Choosing Your Dress

So you’ve got the ring, celebrated your engagement and are now starting to think about the venue, the date and most importantly the dress. This is a mind field: do you want A-line, princess, mermaid? You want to feel and look your best on your big day but where do you start? First step is to know your styles:


Suits: All body types

ball gown

This style pairs a fitted bodice with a dramatic, full skirt. It’s a very flattering look for those with a big bust or broader shoulders as it evens out your top and bottom half. This style is perfect for brides who dream of a classic fairytale wedding. Combining a lace-up bodice and a full, pleated or gathered ballgown skirt will really nip you in at the waist.

Suits: All body types

spaghetti straps
Princess is not to be confused with ballgowns. A princess line dress uses princess seams which go from the top of the dress to the hem and are long and curved, meaning there is no defined waist. The seams hug tightly to a woman’s curves, giving a tailored look that is very flattering on bigger busts as it slims the torso and gives more room in the chest area – but looks universally good.

Suits: All body types

Simple to explain: called this because it resembles the letter A: it has a fitted bodice through to the waist and then it gets fuller from the waist to the hem. The skirt is less pouffy then a ballgown and widens gradually. If you are a pear shaped bride this style will particularly suit you. The A-line shape skims over the hips, making the waist seem smaller and leading the eye to the bust. Petite brides can use the A-line style to elongate the body especially if you avoid strapless styles.

Suits: Slender, athletic figures

A slim-cut style that drapes straight down from the neck to the hem. It looks fantastic on tall or short lean figures, be wary of some sheath dresses as some fabrics can be very unforgiving as it has little stretch. A column or sheath dress follows the body’s natural shape so is a fantastic choice if you want to show off your figure. Many of the latest collections of sheath dresses are detailed with lace or embellishments which help to conceal areas you are conscious of.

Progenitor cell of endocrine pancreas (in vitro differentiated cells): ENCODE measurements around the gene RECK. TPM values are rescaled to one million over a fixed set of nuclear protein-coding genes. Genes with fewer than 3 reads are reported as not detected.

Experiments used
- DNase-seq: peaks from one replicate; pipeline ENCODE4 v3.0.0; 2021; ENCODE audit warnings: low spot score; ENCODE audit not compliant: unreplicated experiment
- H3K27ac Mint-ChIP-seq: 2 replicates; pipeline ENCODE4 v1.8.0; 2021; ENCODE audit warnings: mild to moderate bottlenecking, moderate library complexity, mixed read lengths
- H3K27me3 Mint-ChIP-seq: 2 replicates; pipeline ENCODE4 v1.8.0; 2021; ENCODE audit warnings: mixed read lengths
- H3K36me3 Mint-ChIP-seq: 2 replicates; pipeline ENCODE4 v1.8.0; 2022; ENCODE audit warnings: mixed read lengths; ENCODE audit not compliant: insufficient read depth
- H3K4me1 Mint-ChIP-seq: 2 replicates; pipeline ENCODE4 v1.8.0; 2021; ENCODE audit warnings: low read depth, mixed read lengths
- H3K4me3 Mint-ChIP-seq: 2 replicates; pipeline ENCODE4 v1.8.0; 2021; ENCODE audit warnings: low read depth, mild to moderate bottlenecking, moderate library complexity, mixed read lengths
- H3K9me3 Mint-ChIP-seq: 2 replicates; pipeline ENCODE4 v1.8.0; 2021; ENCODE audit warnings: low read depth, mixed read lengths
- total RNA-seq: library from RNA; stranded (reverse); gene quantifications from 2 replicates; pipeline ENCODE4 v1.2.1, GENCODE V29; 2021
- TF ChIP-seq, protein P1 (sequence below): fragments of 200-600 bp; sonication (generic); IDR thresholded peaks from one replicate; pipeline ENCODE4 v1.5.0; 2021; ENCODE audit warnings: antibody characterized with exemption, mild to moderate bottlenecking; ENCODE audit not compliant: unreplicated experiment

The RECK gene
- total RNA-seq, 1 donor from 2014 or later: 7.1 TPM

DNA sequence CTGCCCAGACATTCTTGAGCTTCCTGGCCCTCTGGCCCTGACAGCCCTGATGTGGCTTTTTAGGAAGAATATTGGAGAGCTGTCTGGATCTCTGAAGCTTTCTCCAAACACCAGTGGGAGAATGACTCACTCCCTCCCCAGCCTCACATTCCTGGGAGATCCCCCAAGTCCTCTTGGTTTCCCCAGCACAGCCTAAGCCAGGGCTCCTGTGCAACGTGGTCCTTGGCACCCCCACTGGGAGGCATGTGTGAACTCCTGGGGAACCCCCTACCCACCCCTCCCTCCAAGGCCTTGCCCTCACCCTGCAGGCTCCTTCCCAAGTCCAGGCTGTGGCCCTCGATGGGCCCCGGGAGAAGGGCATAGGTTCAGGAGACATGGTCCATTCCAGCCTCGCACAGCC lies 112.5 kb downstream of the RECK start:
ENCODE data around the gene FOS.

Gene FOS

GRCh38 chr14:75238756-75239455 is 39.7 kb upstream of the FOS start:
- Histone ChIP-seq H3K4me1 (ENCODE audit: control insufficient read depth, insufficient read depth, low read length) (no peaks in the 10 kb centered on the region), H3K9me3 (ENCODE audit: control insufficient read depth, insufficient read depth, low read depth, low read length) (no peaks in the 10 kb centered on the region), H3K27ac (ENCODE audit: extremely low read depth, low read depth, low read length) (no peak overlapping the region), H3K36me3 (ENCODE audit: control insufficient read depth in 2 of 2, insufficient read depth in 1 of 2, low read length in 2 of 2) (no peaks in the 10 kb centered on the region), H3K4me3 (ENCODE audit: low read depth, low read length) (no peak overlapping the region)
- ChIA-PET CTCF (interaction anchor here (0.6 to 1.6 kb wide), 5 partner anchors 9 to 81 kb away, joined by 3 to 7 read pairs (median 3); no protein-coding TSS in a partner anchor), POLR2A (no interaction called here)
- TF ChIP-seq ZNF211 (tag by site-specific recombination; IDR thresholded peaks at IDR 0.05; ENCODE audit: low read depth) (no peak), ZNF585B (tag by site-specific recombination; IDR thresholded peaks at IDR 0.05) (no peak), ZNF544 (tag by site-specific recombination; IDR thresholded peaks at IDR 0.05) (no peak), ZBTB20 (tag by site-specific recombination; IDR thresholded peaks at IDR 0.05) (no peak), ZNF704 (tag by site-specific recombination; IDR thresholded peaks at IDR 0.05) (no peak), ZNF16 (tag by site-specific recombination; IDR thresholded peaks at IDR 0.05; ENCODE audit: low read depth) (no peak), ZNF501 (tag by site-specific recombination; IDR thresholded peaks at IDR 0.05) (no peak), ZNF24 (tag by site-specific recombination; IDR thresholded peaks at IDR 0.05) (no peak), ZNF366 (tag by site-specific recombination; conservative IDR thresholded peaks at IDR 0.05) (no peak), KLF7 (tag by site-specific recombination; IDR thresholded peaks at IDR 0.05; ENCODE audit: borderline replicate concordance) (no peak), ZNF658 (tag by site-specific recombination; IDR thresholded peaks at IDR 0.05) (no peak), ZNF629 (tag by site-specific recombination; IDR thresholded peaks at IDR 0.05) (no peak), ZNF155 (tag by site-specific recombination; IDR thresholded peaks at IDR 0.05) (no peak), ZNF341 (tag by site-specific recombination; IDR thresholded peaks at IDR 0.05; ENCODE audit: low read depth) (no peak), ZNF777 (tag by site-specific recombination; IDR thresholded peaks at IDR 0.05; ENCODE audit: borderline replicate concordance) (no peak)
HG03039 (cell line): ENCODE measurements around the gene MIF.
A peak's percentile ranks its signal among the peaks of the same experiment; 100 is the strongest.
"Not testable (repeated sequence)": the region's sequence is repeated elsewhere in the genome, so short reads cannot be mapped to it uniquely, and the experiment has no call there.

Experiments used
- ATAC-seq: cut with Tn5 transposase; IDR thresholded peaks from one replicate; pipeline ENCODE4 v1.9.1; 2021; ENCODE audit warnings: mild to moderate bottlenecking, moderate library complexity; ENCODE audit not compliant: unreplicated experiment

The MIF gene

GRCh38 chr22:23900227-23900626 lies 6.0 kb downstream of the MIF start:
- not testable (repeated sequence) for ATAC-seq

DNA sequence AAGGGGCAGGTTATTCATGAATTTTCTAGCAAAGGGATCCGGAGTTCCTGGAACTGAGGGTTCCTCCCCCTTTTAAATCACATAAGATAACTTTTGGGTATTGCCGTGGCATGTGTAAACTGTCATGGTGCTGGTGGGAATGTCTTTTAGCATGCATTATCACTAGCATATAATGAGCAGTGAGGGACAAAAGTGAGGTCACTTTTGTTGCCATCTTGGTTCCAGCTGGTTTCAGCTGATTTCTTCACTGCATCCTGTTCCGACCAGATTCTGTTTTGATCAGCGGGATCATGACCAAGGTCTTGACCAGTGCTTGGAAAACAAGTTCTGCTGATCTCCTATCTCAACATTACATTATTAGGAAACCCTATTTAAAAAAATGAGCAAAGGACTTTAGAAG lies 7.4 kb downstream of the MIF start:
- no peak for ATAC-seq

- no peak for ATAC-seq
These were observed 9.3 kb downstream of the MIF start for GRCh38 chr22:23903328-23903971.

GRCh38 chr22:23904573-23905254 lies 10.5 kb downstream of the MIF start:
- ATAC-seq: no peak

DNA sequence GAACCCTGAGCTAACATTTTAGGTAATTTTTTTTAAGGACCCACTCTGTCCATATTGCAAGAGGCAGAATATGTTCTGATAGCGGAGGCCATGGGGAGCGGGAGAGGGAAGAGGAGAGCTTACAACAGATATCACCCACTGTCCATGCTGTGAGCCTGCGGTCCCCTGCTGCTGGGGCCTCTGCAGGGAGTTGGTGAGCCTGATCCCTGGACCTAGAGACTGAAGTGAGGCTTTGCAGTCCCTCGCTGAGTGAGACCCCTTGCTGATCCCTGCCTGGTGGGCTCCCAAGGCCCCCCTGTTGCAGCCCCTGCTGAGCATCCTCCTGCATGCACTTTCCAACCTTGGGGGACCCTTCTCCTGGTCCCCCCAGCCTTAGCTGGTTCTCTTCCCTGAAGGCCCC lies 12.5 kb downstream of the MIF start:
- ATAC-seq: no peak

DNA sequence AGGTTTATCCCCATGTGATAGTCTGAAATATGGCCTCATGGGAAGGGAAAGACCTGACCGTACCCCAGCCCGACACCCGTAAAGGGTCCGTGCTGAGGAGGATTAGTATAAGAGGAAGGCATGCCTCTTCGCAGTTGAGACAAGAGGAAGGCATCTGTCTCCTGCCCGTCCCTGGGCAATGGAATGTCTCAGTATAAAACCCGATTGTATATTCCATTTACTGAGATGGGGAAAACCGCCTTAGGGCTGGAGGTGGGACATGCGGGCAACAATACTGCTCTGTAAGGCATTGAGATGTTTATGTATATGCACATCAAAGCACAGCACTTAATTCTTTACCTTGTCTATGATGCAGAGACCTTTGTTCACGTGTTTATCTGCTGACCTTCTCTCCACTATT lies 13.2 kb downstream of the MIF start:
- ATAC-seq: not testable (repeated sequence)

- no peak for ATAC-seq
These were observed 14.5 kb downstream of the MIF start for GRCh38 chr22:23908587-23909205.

Drop Waist
Suits: Smaller hips and longer torsos
On a drop waist dress, the waist falls below the natural line to the mid-hip. An exaggerated drop waist is typically seen on mermaid and trumpet dresses where the waist line is at mid-thigh or below the knee.


Suits: brides looking to cover their waist or wishing to create a bigger bust

Empire dresses have a high waistline that starts just under the bust. The skirt is normally long and flowing, which skims the body, emphasises the bust over the waist and helps lengthen the body.Empire line dresses are perfect for slim brides with a small bust, and for petite brides who want to appear taller. It’s forgiving around the legs and hips as it draws attention away from them.

Suits: Hourglass figures

This style is fitted down the bride’s body and flares out at or below the knee. This creates a sleek “mermaid” tail shape and is fantastic for emphasising curves. The key difference between a mermaid and trumpet dress is where the flare begins. For the trumpet/fit-and-flare dress it’s mid-thigh, whereas a mermaid dress flares dramatically below the knee. A choice of lace as your main material will detract from any lumps and bumps and make this figure-hugging style more forgiving. It also benefits from a little added height, so add a pair of comfy heels you can wear all day.

Suits: Hourglass and pear figures

fit and f
This style comes somewhere between an A-line dress and a fishtail dress. The fabric is fitted to the body from the bodice down to mid-thigh where it flares out to the floor in a “trumpet” shape. This style dress is easier to move in as the flare comes above the knee.

Best for: Petite brides or destination weddings
These are quite simply dresses with a shorter hemline. A tea-length dress will sit between mid-calf to just above the ankles, while a mini dress will be mid-thigh.